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What is Christian baptism? Is it, as many believe, a mere symbol? When should someone be baptized? In A Christian’s Pocket Guide to Baptism, Robert Letham answers such questions from Scripture. He reflects sensitively on historic Christian teaching and avoids the extremes that often mark discussions of this subject, making this a book for everyone. Letham’s plain talk will not leave beginners bemused, nor will it frustrate those who want to make real progress in their theological understanding. It is a ‘tragedy’, says Letham, that Christians should think of baptism as ‘the water that divides’. The sign of our union with Christ should unite Christians, not least because it does not focus on our actions, but on God’s mighty deeds. Baptism belongs to him. It must always be administered in connection with faith, yet that does not mean Christians do anything to receive or to earn baptism. They are to be baptized solely because of God’s gracious promises.
I was looking for a short book that would summarise the position of those who baptise infants, and this book certainly fulfils that bill admirably. If it had just set out the Reformed or Presbyterian view of baptism then it would have served its purpose well. However, the author, goes on to critique baptists in a rather unfair manner. The author spends a long time building the case for infant baptism, but doesn't fairly represent the baptist case. For example he swats aside any Baptist consideration of the Old Testament by saying, "credobaptists rest their case on the New Testament in isolation from the Old Testament", which plainly ignores Baptist understandings of the New Covenant laid out in the Old Testament.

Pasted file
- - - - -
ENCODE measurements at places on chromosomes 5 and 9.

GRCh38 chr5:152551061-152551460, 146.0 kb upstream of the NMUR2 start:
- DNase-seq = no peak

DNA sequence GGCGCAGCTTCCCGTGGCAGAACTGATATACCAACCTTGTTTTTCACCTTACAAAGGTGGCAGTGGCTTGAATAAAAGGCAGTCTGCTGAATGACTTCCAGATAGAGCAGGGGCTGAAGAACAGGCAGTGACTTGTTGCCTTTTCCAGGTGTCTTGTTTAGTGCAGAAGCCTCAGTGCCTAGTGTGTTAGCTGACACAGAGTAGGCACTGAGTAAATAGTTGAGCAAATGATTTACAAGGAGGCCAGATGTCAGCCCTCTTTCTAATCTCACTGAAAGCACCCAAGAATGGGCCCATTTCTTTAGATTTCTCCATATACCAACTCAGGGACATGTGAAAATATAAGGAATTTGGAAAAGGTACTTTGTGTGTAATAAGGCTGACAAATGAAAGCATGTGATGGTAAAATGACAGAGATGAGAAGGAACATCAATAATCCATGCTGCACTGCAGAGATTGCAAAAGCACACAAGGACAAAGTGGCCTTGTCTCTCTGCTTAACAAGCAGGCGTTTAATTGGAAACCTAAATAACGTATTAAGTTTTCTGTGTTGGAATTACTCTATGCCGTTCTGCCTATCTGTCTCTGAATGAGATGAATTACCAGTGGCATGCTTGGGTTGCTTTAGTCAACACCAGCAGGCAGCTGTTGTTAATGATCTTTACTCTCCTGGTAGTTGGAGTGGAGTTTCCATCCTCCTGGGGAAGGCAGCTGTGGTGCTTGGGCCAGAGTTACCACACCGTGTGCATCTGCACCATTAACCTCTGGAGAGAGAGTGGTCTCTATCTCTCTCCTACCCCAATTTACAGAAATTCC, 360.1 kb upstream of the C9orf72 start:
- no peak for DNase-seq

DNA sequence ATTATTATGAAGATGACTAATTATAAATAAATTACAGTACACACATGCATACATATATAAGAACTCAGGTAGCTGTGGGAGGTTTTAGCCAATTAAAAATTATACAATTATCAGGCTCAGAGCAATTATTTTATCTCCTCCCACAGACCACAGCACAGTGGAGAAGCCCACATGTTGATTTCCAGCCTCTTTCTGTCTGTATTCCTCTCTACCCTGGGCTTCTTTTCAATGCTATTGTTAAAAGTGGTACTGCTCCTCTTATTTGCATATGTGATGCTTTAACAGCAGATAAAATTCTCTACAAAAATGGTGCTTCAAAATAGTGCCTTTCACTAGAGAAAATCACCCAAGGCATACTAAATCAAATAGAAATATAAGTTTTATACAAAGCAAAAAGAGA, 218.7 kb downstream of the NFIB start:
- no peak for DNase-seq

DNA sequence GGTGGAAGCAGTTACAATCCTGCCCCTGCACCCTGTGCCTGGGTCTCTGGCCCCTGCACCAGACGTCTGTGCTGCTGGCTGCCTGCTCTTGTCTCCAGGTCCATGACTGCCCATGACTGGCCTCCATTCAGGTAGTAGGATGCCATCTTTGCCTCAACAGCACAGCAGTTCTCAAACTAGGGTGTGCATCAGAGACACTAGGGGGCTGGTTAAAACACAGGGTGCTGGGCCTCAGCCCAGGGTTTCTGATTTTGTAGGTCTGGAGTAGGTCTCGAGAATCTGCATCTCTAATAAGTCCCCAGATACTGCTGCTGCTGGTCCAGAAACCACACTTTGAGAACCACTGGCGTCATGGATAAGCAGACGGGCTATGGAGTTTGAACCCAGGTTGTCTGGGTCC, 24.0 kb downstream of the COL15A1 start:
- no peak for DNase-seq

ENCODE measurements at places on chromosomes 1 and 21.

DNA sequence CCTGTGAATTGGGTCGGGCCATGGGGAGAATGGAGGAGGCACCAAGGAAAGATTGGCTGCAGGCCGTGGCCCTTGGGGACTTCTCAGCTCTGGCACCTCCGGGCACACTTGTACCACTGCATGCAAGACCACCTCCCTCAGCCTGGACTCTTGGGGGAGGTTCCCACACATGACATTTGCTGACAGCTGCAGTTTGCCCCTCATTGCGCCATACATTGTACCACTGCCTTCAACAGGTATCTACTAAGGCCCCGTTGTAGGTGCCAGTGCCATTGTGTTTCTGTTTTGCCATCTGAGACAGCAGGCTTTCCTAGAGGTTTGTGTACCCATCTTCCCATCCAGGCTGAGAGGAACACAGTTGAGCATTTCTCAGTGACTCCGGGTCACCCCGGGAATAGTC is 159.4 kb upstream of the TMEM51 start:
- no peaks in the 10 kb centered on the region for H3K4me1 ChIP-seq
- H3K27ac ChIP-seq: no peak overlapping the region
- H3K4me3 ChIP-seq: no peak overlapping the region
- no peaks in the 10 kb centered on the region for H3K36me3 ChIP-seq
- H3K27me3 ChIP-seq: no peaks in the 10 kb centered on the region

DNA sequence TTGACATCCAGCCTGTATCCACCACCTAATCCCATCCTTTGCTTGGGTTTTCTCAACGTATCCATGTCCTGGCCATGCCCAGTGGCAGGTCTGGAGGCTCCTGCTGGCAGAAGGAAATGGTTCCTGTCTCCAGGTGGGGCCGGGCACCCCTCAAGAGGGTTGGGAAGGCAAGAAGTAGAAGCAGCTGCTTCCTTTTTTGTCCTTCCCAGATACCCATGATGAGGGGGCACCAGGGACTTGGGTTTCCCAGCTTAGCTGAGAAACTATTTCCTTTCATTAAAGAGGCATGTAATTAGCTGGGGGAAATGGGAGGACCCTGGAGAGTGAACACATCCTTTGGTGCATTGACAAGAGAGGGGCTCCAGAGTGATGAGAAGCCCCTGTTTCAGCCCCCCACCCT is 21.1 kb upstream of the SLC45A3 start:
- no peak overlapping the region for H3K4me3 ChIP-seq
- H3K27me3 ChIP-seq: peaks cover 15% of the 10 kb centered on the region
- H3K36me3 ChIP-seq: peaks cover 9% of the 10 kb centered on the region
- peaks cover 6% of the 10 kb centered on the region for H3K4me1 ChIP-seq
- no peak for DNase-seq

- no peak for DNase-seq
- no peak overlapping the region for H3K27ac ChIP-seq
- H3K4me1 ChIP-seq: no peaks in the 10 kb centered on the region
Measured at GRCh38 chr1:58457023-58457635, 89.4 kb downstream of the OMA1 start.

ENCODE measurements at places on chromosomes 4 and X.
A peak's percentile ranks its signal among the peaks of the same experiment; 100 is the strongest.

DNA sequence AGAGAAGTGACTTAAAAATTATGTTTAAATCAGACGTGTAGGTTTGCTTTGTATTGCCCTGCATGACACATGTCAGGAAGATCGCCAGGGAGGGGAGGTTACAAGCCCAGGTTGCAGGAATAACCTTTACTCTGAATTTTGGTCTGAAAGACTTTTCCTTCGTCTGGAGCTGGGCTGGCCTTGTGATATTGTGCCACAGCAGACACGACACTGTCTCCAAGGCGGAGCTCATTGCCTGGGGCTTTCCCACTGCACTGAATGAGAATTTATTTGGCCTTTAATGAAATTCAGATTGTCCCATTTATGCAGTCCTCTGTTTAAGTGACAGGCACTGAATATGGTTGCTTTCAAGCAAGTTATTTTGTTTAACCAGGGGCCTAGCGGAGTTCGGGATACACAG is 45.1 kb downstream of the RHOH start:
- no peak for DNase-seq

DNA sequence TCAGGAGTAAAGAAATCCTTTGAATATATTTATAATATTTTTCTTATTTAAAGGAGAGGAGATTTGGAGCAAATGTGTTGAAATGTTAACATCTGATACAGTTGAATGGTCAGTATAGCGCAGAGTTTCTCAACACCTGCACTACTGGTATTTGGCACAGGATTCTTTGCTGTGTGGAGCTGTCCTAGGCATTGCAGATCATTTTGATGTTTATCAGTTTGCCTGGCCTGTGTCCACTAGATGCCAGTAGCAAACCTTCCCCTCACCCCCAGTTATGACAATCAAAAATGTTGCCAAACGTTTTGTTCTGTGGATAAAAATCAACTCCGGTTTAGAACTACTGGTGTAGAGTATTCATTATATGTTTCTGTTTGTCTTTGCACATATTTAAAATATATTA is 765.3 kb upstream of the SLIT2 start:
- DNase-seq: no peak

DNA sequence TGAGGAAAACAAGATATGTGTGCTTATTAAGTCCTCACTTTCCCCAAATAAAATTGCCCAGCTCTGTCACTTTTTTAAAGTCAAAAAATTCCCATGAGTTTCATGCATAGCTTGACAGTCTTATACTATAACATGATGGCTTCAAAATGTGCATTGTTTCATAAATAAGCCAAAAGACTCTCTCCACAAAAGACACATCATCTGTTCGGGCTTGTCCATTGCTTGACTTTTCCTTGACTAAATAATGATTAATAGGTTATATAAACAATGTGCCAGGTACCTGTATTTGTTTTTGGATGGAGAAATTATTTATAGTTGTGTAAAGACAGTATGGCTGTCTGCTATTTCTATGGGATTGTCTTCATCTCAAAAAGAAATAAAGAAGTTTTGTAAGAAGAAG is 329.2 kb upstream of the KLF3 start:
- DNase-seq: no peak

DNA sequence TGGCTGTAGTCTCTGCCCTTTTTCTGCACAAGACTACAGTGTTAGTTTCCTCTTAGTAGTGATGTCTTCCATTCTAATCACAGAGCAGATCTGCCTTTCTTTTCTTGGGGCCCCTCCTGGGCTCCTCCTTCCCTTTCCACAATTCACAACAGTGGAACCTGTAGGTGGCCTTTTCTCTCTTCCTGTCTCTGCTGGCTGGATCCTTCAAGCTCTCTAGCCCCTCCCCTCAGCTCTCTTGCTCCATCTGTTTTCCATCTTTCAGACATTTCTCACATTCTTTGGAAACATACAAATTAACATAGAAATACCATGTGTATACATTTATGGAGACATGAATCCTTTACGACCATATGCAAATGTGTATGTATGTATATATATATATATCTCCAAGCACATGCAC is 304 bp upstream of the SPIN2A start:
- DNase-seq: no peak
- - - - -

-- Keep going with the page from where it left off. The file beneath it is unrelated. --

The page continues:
I am a credobaptist who read this book for information. I came away confused about the paedobaptist position. It is argued that baptim confers a lifetime of grace, but what that is was not defined. There was some confusion between the baptism of the Holy Spirit (regeneration) and water baptism, and texts about one were interpreted about the other e.g. Titus 3.5, 1 Peter 3.21. Letham argues that children of believers should be baptised as soon as they can be called Christian, but doesn't really explain this except in arguing in a chapter at the end that children of believers should be seen as members of the Church (Ephesians 6.1-4) Letham made a good case for swift baptism, as practiced by the apostles (without supernatural insight witness Simon in Acts 8), but even so one should ensure that people being baptised understand what they are doing and credibly profess the Gospel, otherwise they will get false assurance.
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